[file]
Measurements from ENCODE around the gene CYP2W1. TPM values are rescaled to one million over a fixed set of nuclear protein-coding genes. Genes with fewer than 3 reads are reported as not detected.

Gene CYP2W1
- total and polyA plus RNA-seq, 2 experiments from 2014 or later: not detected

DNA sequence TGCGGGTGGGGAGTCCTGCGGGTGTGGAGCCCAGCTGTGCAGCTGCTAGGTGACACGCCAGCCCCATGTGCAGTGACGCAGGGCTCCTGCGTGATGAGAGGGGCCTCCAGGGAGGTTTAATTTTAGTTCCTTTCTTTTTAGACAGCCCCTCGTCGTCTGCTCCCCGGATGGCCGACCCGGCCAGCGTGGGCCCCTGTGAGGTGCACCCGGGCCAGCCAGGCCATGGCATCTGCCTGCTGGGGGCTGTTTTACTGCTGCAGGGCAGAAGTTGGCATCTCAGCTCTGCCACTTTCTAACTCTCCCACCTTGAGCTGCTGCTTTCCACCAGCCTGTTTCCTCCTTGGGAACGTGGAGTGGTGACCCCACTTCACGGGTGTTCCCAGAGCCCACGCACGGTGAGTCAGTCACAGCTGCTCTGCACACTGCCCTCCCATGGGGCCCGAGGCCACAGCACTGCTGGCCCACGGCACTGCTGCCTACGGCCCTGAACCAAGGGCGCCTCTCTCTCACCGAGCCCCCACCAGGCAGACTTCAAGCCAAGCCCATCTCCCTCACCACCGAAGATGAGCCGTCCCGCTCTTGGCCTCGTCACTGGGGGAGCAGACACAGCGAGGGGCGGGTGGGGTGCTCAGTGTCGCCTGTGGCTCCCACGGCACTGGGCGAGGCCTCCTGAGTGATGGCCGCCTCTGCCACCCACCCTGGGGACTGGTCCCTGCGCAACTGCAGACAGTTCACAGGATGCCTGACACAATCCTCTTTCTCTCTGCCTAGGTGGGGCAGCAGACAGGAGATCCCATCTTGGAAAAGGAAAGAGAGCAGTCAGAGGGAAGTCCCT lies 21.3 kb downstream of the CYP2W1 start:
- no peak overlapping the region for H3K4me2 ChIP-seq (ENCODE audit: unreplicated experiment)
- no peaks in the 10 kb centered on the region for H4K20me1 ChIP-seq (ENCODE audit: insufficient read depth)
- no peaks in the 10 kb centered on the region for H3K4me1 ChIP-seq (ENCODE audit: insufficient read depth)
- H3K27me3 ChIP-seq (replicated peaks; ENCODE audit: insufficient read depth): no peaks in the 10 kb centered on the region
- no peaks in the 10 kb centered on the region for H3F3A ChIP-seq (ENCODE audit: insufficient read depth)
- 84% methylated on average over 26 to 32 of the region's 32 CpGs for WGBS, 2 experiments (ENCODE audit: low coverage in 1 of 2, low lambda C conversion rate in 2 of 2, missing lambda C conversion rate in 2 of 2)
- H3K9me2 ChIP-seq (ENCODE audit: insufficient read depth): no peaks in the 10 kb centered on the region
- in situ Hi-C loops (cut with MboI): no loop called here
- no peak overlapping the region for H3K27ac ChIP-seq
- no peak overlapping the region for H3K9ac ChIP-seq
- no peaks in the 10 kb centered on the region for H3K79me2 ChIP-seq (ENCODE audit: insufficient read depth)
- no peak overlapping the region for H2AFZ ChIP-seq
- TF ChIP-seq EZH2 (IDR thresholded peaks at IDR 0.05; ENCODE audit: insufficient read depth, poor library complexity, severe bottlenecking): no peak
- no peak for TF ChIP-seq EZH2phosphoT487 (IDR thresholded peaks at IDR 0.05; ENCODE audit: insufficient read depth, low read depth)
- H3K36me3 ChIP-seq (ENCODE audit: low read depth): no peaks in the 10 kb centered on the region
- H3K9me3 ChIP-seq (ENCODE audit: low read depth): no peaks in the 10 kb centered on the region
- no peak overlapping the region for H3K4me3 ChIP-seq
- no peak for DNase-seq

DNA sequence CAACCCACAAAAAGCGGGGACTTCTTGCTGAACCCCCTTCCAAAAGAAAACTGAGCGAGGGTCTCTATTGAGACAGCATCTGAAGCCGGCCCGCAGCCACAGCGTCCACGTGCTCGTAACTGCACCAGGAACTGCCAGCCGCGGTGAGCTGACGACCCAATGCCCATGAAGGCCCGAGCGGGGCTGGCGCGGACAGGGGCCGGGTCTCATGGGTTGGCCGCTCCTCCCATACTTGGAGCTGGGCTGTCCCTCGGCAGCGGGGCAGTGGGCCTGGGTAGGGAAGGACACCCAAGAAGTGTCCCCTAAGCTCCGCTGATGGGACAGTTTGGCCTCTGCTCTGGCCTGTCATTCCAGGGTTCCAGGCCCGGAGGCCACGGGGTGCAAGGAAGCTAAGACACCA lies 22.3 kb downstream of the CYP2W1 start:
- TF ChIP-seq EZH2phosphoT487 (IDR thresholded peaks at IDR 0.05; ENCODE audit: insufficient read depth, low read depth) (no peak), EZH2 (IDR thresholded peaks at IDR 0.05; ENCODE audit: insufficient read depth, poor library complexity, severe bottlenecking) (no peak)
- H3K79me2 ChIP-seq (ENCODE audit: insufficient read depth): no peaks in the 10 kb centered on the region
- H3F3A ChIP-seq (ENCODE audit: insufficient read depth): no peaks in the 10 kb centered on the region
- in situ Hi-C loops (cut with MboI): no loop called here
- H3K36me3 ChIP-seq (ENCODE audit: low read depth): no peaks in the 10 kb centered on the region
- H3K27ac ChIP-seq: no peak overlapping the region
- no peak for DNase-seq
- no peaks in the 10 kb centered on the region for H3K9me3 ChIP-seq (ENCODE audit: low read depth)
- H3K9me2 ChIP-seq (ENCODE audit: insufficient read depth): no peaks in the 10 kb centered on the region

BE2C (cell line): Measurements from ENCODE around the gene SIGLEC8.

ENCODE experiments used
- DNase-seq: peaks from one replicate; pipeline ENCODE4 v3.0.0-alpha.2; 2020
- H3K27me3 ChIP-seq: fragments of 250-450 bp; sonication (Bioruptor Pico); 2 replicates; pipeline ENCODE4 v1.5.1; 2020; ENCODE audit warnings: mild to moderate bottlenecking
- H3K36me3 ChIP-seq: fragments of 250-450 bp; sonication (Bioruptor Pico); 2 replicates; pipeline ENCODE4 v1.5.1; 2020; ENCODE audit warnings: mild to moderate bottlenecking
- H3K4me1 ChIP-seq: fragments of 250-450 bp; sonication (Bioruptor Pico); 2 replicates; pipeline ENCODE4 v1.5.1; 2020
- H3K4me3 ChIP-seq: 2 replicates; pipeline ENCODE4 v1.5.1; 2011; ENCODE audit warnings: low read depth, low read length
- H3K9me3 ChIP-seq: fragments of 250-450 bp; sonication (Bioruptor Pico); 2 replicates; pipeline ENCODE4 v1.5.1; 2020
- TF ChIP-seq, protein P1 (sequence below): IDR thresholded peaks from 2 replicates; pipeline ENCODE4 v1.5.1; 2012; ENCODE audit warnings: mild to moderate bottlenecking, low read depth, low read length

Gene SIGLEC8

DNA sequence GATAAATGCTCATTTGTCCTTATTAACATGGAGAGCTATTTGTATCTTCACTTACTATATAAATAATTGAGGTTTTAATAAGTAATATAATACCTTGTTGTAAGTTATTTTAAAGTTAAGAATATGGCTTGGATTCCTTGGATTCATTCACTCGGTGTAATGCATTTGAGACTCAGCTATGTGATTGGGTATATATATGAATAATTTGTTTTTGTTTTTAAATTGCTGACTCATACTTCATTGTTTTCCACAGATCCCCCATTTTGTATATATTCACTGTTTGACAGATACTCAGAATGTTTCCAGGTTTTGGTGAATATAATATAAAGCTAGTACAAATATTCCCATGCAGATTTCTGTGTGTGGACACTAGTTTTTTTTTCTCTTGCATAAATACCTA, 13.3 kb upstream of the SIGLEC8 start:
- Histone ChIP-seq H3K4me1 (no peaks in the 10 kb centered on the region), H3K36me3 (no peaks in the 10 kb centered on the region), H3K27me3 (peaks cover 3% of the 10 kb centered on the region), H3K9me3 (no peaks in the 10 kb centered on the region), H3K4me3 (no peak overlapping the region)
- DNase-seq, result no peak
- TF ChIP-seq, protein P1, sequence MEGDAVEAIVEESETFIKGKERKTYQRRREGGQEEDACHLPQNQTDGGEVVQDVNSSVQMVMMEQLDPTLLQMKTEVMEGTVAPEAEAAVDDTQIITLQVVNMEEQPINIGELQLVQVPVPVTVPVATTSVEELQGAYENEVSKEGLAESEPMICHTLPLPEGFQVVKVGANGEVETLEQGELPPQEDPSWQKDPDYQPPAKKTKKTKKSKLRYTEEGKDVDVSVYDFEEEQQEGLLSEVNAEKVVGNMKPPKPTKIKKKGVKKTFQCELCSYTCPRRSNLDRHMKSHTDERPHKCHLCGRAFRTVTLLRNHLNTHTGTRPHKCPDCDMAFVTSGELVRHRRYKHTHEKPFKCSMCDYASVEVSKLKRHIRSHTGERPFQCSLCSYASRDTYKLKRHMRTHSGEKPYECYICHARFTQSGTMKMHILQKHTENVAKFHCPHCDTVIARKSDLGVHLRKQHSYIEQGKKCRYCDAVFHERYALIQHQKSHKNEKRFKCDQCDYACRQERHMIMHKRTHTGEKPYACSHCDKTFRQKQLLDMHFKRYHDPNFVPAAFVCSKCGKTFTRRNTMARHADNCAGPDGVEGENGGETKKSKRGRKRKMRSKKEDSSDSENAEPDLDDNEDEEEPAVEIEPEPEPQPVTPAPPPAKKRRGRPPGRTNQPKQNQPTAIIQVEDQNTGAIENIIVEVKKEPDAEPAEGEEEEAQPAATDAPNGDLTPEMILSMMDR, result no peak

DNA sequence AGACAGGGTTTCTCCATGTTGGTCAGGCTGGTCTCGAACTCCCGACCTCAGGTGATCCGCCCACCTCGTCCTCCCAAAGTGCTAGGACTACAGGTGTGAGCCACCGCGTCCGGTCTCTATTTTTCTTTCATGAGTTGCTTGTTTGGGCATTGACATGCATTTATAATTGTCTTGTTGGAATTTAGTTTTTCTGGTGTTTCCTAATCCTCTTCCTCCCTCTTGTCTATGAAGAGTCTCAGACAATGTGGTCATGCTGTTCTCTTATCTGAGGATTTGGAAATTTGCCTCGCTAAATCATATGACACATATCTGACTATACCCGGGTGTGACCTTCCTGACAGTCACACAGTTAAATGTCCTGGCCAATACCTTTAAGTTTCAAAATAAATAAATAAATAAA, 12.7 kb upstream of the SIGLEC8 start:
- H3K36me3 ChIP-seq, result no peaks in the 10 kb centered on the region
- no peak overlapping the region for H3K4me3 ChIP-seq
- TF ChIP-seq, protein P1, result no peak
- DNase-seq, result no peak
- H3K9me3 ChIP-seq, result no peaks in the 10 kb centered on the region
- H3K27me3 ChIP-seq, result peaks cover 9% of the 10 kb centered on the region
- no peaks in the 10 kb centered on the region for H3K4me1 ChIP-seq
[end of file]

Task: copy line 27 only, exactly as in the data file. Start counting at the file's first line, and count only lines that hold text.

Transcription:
- in situ Hi-C loops (cut with MboI): no loop called here